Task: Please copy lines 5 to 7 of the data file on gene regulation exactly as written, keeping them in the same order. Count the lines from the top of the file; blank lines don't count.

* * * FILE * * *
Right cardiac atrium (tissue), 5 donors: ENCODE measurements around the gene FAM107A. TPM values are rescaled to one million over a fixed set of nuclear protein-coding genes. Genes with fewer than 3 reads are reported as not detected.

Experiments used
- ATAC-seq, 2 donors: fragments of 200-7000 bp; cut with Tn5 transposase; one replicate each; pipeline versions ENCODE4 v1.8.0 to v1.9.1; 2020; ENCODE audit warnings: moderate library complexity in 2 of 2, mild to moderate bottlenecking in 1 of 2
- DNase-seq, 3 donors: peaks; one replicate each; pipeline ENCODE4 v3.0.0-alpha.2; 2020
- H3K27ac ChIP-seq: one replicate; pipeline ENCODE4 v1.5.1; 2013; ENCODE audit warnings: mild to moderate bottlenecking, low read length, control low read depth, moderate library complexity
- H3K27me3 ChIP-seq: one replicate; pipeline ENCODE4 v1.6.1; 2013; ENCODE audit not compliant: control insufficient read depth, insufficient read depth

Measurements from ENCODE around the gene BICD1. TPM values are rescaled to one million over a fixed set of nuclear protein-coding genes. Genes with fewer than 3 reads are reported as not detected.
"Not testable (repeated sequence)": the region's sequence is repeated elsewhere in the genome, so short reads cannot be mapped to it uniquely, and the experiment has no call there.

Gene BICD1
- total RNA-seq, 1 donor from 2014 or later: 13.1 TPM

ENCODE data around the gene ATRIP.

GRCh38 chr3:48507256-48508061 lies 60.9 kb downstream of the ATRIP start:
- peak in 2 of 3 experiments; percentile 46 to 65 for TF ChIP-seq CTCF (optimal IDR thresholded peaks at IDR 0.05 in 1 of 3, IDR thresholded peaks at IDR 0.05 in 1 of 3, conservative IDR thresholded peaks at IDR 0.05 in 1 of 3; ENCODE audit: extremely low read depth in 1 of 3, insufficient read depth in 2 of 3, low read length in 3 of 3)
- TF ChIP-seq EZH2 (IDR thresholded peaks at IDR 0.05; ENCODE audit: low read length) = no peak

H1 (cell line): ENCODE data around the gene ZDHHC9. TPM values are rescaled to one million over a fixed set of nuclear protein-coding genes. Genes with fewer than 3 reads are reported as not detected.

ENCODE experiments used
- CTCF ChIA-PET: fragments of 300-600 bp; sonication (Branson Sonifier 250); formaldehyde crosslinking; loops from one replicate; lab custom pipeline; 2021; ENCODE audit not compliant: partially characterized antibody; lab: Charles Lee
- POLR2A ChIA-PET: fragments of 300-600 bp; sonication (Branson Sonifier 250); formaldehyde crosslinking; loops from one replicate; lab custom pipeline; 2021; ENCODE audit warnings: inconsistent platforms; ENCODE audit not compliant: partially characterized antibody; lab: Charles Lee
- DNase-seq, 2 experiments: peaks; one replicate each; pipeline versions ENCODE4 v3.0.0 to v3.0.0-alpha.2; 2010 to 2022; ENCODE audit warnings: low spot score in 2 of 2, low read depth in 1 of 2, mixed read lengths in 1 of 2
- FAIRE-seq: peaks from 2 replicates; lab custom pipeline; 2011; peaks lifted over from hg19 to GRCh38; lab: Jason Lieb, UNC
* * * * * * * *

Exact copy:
- H3K27ac ChIP-seq: one replicate; pipeline ENCODE4 v1.5.1; 2013; ENCODE audit warnings: mild to moderate bottlenecking, low read length, control low read depth, moderate library complexity
- H3K27me3 ChIP-seq: one replicate; pipeline ENCODE4 v1.6.1; 2013; ENCODE audit not compliant: control insufficient read depth, insufficient read depth

Measurements from ENCODE around the gene BICD1. TPM values are rescaled to one million over a fixed set of nuclear protein-coding genes. Genes with fewer than 3 reads are reported as not detected.